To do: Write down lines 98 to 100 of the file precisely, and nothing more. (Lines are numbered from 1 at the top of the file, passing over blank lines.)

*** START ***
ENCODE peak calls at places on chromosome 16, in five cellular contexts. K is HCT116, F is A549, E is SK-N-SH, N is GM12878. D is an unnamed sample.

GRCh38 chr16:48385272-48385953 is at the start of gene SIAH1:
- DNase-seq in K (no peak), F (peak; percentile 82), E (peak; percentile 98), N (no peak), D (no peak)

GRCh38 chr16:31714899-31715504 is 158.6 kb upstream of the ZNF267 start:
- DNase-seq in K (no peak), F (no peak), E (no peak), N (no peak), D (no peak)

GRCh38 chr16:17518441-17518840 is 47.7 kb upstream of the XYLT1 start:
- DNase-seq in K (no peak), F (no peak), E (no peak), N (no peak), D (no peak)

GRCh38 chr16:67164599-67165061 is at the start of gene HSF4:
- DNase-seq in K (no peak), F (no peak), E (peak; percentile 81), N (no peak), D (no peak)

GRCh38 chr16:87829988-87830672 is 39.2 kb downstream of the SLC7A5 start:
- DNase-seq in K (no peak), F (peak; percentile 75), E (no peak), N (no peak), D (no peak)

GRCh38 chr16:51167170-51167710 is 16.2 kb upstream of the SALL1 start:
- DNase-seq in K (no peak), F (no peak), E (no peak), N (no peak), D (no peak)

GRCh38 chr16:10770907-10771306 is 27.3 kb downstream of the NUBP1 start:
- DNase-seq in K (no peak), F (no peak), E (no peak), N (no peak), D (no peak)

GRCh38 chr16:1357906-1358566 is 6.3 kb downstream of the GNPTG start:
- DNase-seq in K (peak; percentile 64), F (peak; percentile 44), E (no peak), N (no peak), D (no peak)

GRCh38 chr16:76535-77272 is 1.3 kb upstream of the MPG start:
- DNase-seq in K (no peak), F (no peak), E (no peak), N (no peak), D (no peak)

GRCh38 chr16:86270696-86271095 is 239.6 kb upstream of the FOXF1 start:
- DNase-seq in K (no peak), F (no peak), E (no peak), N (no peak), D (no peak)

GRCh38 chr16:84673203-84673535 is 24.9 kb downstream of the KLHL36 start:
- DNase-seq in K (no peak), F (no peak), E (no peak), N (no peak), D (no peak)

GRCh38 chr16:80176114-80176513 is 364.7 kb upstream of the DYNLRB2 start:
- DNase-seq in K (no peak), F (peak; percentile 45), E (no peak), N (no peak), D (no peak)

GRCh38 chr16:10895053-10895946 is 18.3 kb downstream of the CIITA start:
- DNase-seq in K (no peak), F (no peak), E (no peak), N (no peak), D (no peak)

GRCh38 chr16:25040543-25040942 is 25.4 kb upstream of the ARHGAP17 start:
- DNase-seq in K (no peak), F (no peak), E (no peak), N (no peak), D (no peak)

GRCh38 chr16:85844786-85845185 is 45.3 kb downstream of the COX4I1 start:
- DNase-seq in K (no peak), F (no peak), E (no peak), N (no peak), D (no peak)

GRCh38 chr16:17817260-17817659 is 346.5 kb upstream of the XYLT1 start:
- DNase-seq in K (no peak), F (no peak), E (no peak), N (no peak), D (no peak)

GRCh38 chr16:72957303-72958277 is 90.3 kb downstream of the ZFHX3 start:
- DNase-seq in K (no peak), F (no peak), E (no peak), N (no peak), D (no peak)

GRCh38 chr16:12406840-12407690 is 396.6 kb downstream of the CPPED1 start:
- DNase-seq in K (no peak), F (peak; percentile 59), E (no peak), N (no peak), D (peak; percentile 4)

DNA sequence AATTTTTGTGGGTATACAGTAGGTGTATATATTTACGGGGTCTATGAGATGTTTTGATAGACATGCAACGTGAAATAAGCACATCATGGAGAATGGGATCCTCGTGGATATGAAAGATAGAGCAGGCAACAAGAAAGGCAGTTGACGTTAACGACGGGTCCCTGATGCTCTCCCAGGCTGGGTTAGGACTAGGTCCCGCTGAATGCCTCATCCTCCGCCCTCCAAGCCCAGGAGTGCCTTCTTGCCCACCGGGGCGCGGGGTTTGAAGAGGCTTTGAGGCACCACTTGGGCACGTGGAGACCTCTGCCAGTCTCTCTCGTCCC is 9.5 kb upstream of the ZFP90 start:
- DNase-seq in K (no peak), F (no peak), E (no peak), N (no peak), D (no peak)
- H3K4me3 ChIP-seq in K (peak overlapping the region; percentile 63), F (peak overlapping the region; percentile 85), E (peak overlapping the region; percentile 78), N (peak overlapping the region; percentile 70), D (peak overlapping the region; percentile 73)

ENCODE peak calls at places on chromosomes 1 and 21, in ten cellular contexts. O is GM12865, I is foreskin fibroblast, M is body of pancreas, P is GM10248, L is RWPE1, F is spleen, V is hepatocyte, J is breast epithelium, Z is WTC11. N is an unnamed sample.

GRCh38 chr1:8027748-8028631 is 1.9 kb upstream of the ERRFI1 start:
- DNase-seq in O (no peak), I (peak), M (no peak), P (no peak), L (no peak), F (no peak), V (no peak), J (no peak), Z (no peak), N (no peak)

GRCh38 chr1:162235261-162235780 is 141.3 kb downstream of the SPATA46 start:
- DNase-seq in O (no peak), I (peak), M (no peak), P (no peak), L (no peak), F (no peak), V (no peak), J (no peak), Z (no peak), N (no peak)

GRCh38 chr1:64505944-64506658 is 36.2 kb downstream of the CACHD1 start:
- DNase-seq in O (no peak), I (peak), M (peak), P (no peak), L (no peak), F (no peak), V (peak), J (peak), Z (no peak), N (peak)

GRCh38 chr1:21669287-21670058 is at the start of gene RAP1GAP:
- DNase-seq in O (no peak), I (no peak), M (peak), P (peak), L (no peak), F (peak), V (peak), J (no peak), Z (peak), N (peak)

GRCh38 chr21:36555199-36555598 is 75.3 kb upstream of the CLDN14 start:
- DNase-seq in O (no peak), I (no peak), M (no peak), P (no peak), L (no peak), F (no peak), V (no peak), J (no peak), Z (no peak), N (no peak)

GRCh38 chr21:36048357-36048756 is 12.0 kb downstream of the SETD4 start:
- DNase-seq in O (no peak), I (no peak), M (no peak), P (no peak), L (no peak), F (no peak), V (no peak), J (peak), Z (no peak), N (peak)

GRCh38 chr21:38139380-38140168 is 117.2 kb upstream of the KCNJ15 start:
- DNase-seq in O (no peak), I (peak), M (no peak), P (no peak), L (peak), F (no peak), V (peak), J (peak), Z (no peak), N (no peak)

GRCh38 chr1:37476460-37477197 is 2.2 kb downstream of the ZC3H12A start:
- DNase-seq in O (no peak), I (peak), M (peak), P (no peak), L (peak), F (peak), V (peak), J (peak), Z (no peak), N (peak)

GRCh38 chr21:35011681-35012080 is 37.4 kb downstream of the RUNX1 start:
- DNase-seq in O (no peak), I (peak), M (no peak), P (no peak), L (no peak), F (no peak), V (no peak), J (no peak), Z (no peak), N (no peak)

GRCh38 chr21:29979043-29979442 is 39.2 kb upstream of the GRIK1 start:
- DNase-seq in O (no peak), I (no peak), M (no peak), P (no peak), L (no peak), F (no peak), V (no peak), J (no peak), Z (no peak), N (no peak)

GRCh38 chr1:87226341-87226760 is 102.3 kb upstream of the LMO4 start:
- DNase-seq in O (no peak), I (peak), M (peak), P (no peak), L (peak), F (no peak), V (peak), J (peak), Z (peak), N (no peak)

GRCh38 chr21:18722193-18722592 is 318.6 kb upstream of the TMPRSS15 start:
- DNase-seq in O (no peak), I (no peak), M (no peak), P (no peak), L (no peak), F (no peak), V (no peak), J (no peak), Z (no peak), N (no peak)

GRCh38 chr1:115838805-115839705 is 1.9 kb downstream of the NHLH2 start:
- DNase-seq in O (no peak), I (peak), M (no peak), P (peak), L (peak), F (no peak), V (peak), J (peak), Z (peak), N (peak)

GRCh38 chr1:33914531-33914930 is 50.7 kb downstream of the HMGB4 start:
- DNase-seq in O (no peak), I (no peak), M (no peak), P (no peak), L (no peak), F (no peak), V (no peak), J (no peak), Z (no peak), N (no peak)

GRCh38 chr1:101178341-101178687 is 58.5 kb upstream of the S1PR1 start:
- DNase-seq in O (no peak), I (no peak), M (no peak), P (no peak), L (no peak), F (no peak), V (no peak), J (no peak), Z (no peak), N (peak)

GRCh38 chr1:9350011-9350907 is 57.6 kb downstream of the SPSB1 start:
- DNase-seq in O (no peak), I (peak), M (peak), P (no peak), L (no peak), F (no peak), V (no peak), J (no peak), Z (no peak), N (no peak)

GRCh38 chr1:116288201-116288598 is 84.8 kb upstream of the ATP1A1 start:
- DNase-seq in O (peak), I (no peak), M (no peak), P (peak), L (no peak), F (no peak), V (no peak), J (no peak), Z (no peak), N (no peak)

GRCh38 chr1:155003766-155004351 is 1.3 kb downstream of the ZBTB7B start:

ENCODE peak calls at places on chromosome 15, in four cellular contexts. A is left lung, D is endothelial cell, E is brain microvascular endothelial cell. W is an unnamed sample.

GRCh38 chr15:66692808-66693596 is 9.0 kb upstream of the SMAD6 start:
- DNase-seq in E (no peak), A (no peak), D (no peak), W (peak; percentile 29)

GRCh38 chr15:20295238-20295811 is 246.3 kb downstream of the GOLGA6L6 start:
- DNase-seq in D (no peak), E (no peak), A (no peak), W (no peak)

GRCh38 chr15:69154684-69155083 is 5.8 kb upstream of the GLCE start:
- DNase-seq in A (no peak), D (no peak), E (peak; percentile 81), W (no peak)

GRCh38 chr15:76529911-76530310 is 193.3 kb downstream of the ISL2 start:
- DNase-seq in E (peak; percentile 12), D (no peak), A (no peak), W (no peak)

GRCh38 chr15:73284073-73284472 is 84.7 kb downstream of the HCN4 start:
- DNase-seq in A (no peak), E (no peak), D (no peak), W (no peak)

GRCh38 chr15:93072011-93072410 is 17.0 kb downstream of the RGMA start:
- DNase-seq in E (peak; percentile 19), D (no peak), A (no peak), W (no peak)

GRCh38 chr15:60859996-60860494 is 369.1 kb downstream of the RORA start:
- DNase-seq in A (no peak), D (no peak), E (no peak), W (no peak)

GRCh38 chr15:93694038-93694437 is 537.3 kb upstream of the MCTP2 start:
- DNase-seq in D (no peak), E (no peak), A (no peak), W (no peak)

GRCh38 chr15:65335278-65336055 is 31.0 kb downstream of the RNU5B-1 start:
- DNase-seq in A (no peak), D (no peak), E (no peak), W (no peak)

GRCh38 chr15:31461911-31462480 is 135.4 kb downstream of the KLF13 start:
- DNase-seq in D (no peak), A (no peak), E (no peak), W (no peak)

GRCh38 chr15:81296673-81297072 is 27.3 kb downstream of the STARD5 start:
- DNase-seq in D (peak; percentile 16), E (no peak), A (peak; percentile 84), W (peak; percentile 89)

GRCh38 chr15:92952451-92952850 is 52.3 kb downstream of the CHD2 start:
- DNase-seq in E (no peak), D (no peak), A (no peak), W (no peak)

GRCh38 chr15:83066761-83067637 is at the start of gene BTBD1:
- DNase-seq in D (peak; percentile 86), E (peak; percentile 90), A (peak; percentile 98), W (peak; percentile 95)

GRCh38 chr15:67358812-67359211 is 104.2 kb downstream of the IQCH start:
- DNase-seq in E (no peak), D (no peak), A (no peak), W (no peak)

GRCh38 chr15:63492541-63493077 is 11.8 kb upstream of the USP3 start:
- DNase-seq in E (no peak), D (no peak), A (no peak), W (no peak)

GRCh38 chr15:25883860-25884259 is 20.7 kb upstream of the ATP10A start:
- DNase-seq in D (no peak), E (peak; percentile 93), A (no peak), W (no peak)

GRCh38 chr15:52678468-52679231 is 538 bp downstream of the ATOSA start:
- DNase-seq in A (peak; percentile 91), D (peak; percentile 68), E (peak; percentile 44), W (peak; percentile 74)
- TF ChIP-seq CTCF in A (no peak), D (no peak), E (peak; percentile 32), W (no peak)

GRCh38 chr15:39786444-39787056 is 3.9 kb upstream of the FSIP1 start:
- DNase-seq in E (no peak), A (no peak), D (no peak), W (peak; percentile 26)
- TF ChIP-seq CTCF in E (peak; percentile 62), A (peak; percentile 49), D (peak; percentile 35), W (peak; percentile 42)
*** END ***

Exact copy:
GRCh38 chr15:81296673-81297072 is 27.3 kb downstream of the STARD5 start:
- DNase-seq in D (peak; percentile 16), E (no peak), A (peak; percentile 84), W (peak; percentile 89)

GRCh38 chr15:92952451-92952850 is 52.3 kb downstream of the CHD2 start: